North Carolina Man Sentenced to Fifty Years in Prison for $40 Million Ponzi Scheme

A federal judge sentenced a North Carolina man to fifty years in prison for what prosecutors called "the worst financial crime in this district in memory."  Keith Simmons, 47, received the sentence after being convicted of one count of securities fraud, one count of wire fraud and two counts of money laundering in December 2010.  In delivering the sentence, which was the term sought by prosecutors, United States District Court Judge Robert Conrad labeled the case the most damaging financial crime he had presided over.  

Simmons was the mastermind of a foreign currency ("forex") trading operation known as Black Diamond.  Through a network of co-conspirators and feeder funds, Simmons solicited investors beginning in 2007 for the purported purpose of engaging in forex trading through a Black Diamond trading platform that had been highly successful.  Potential investors were told that average returns exceeded four percent per month, and that their investment was safe as no more than 20% of invested funds would be at risk at any time.  Additionally, Simmons is said to have quoted Bible verses and stressed his devout Christianity to induce people into investing with Black Diamond.  In total, approximately 240 investors contributed at least $35 million to the scheme.  These investors received monthly account statements that made it appear as if investors' accounts were enjoying steady growth.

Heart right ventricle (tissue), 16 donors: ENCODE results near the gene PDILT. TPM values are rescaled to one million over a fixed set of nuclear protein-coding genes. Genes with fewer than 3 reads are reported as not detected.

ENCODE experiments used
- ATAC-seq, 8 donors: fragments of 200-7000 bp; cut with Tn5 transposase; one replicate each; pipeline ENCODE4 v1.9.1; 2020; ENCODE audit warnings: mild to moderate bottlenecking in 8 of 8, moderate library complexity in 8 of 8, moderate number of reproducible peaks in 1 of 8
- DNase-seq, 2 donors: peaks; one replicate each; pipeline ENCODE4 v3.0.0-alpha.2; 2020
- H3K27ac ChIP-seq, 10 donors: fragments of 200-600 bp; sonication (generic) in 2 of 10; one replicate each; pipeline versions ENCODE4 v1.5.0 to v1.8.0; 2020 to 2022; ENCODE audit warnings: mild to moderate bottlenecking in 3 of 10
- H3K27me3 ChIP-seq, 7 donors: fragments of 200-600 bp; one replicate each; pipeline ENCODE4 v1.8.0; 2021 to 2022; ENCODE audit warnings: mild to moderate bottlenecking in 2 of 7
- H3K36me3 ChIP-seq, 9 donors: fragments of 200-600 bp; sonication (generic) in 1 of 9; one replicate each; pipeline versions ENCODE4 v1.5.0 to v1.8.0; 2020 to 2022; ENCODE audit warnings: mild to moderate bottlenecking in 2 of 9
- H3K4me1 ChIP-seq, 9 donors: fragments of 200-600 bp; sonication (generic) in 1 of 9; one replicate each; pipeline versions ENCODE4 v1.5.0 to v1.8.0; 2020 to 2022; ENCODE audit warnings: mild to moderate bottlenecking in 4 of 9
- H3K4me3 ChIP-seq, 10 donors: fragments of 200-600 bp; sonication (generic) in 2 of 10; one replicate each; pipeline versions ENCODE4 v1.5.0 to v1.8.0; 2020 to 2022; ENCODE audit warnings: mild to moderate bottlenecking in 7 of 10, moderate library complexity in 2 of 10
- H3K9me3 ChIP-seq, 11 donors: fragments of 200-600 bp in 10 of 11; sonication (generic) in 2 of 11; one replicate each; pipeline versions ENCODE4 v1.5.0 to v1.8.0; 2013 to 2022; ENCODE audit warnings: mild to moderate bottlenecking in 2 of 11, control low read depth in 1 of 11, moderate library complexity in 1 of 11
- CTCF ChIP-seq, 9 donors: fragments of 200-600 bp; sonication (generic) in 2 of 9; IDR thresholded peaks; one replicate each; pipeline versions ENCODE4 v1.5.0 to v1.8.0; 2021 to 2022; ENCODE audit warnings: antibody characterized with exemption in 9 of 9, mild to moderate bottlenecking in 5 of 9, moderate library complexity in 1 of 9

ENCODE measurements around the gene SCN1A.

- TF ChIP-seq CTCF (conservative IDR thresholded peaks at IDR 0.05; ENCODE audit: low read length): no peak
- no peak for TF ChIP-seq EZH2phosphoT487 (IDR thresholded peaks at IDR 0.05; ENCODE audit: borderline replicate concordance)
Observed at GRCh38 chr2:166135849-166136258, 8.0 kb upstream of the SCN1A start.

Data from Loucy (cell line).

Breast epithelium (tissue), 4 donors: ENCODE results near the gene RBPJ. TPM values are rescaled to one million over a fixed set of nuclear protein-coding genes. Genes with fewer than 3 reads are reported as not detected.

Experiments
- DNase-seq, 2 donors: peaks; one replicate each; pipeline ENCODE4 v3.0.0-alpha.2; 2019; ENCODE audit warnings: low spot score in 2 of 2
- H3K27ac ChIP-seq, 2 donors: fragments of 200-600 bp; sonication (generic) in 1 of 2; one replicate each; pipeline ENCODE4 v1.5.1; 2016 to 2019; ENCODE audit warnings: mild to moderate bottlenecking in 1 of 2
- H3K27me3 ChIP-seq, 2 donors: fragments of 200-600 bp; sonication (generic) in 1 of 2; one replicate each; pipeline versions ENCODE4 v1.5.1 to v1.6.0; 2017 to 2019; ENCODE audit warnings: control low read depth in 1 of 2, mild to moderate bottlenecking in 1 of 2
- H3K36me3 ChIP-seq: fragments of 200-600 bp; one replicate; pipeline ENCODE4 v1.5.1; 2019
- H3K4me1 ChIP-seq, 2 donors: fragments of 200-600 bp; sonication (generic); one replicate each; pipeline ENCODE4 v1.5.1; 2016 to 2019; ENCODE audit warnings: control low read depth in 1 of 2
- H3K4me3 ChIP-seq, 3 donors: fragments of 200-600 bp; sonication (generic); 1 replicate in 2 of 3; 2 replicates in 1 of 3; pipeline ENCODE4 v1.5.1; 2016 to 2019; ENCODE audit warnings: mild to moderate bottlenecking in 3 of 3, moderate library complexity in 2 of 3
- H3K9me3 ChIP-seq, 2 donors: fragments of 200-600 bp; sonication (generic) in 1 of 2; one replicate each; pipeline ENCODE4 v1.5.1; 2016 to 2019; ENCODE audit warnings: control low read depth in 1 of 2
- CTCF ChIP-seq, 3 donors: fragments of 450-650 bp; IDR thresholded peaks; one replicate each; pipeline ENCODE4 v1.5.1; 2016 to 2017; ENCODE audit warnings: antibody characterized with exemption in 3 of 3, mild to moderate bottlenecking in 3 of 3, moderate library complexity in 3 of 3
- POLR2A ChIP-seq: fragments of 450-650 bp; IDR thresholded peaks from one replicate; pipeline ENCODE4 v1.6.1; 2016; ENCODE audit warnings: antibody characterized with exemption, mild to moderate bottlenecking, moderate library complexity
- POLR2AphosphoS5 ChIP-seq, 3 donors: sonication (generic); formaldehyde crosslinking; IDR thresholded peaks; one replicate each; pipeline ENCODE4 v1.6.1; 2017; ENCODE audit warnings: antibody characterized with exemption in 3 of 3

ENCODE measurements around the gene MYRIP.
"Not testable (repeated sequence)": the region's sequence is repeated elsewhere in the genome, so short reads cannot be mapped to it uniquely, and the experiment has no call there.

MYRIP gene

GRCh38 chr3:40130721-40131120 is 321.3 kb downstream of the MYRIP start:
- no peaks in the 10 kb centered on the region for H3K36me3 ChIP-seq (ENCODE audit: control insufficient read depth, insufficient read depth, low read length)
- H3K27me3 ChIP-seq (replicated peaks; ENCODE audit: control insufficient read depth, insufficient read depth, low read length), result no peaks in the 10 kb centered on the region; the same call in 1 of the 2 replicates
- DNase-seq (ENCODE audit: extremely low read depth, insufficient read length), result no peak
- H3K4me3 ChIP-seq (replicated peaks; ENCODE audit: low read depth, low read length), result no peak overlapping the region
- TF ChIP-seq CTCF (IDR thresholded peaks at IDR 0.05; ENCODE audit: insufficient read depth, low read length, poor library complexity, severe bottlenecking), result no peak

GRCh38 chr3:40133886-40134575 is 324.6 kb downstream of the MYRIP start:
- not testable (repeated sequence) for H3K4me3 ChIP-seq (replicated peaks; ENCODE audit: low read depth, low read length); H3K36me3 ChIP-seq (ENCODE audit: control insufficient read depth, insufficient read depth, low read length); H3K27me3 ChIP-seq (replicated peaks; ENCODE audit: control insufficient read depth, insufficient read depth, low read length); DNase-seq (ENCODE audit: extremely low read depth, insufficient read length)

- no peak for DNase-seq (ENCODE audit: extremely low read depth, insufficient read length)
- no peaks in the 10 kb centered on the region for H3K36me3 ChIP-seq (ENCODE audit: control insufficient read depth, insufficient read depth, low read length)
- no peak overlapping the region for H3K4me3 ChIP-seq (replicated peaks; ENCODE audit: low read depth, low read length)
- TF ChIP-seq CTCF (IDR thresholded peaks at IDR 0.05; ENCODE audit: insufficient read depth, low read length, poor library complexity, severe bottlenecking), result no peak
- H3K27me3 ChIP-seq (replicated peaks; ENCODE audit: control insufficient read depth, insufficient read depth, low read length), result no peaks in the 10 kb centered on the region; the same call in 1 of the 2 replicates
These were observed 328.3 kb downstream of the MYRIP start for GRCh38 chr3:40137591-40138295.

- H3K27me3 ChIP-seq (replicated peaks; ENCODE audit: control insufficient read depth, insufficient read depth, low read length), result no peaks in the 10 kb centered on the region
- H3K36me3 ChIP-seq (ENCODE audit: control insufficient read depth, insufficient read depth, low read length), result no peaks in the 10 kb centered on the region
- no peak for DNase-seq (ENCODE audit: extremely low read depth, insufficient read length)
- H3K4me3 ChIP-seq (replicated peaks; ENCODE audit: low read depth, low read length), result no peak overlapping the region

However, rather than conducting any forex trading, Simmons and several co-conspirators misappropriated millions of dollars for personal and business expenses.  This included funding a lavish lifestyle of money, sex, and wealth for Simmons, who prosecutors alleged paid women for sex and furnished "lavish love condominiums" with investor funds.  Additionally, approximately $18 million was returned to investors in the form of fictitious monthly returns.  

After monthly interest payments ceased in March 2009, Simmons was arrested by the FBI in December 2009. Several of Simmons' co-conspirators have also been arrested or pled guilty.  One of his co-conspirators, Brian Coats, pled guilty in October 2011 to one count of conspiracy to commit fraud and one count of money laundering conspiracy.  Coats is awaiting sentencing and faces up to fifteen years in federal prison.  Additionally, Deanna R. Salazar, 53, was also sentenced on Wednesday, receiving a fifty-four month sentence from Judge Conrad and ordered to pay $5,112,687 in restitution.  She pled guilty in December 2010 to conspiracy to commit securities, commodities and wire fraud and tax fraud.   

The case was also significant in that the bank used by Simmons to perpetuate the scheme, CommunityONE Bank, N.A., was criminally charged over its lack of an effective anti-money laundering program.  The bank entered into a deferred prosecution agreement ("DPA") with the government, under which the bank, after paying $400,000 in restitution to the victims of Simmons' scheme, will be able to have the criminal charges dismissed after two years.  According to U.S. Attorney Anne Tompkins,